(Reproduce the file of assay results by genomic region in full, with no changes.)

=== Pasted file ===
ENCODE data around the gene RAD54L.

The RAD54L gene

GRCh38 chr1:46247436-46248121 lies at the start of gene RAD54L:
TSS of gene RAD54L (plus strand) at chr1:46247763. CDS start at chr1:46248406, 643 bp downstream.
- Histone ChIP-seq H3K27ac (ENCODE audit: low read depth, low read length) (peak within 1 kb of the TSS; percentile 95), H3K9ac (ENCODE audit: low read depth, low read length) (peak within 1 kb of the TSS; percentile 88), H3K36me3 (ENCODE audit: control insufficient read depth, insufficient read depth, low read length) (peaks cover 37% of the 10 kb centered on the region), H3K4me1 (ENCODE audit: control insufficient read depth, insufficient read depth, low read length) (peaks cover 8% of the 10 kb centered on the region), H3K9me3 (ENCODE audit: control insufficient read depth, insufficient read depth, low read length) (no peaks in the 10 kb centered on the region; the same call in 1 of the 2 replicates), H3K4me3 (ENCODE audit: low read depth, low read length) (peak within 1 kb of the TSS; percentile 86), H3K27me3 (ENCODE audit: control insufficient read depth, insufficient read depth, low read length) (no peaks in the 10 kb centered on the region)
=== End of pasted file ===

ENCODE data around the gene RAD54L.

The RAD54L gene

GRCh38 chr1:46247436-46248121 lies at the start of gene RAD54L:
TSS of gene RAD54L (plus strand) at chr1:46247763. CDS start at chr1:46248406, 643 bp downstream.
- Histone ChIP-seq H3K27ac (ENCODE audit: low read depth, low read length) (peak within 1 kb of the TSS; percentile 95), H3K9ac (ENCODE audit: low read depth, low read length) (peak within 1 kb of the TSS; percentile 88), H3K36me3 (ENCODE audit: control insufficient read depth, insufficient read depth, low read length) (peaks cover 37% of the 10 kb centered on the region), H3K4me1 (ENCODE audit: control insufficient read depth, insufficient read depth, low read length) (peaks cover 8% of the 10 kb centered on the region), H3K9me3 (ENCODE audit: control insufficient read depth, insufficient read depth, low read length) (no peaks in the 10 kb centered on the region; the same call in 1 of the 2 replicates), H3K4me3 (ENCODE audit: low read depth, low read length) (peak within 1 kb of the TSS; percentile 86), H3K27me3 (ENCODE audit: control insufficient read depth, insufficient read depth, low read length) (no peaks in the 10 kb centered on the region)